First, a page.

Sunday, January 24, 2016

Two Types of Egalitarianism

A while back I was discussing a satirical political party that a friend had founded some years ago for online political roleplaying games. His stated purpose for this political party was to "defend the right of the people to be lied to by their government" (it's here I should note that I am American and my friend is British). I wrote this party into a story I wrote and later proposed a logo.

This logo was intended to be the most offensive logo in history. It had a swastika, a hammer and sickle, a star of David, an Islamic star and crescent, a Christian cross, an Illuminati eye, a Confederate flag, an LGBT flag, a flag of the Islamic State, and a flag that was intended to look like that of the Ku Klux Klan (but was in reality the flag of a Filipino independence movement), with the ultimate intention of demonstrating the irrationality of bigotry.

My friend was horrified at such a logo, saying that such topics were not laughing matters and should not be joked about. This conflicted with my opinion that anything can be made fun of in amusing manners (although there are specific times and places for such things). I came to a certain conclusion; both my worldview and his worldview strive for egalitarianism, but take distinct views of human culture and diversity.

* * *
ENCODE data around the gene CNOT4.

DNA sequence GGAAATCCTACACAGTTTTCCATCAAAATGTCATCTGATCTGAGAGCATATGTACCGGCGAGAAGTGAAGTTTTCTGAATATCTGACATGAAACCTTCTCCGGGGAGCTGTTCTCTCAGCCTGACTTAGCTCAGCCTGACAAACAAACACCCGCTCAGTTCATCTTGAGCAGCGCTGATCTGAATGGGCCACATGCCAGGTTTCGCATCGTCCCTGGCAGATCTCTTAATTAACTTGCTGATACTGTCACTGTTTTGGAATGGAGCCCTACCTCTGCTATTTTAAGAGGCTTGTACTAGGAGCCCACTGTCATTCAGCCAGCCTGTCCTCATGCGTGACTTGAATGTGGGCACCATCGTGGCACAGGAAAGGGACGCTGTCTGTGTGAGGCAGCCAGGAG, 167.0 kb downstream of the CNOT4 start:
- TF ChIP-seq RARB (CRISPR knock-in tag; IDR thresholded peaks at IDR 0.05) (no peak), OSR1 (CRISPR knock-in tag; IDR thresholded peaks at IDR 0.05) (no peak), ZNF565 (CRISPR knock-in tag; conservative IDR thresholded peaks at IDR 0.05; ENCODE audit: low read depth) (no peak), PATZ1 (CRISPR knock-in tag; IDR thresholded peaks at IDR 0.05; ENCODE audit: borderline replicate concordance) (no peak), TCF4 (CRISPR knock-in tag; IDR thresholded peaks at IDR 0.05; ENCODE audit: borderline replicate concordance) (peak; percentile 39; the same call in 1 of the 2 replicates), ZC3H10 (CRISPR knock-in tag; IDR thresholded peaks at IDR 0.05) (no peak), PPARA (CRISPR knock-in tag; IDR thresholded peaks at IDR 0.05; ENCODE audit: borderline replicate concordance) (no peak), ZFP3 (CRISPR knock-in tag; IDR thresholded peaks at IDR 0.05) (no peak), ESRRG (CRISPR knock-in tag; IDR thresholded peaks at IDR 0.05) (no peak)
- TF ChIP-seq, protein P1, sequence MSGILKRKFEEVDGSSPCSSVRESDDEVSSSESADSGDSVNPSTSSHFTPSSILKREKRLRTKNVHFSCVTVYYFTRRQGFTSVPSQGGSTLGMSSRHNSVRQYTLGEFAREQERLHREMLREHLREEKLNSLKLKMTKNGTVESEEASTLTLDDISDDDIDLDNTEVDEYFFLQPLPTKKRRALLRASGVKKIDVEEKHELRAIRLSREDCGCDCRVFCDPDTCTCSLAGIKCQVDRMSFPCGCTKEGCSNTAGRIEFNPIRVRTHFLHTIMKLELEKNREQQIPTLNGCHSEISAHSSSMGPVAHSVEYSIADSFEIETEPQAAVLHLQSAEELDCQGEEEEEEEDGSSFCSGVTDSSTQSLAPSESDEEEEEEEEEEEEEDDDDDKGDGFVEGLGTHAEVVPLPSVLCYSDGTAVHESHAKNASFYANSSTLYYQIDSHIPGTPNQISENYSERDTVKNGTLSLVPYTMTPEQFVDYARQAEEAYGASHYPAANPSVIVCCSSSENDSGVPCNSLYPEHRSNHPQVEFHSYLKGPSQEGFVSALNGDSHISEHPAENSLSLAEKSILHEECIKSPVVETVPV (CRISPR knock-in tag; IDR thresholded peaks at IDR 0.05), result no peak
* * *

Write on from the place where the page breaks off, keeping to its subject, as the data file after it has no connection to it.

Either everything is sacred, or nothing is.

His belief is predicated upon that all humanity is inherently equal (a view I share), and that no culture should be degraded as such. This is a certainly rosy view of the world, and an admirable one. My friend does so earnestly believe in the equality of human beings, and that all should be valued. To this point of view, making light of prejudice, bigotry, and their nastier realizations such as slavery and genocide is demeaning and minimizing of their impact. The root assumption of all this is that human beings inherently, objectively have value.

I dispute that last assumption. Human civilization is a brew of socially constructed mores and structures that work together well enough to form a cohesive whole. The underlying truth behind this, though, is that it's all arbitrary in the end. No race, sexuality, gender, religion, et cetera has any inherent superiority over one another, only superiority in the context of a socially constructed society. When this is taken into account, all bigotry becomes illogical and ridiculous; why claim any particular demographic group is superior to another when said demography is ultimately meaningless? The problem comes in when societies organize themselves such that certain demographics have advantages over others, creating a self-perpetuating cycle of bigotry and intolerance, advantage and disadvantage, that solidifies this irrational distinction.

Hence is the core of my belief and why I feel it to be egalitarian; under it, all human distinction is the same worthless arbitrariness. Hence why I feel there are times when making fun of the worst this species has to offer is warranted and amusing; they all come from a fundamentally ridiculous view of the world that denies that very real arbitrariness. We're all, at the core, the same, so why not mock the denial of that truth?

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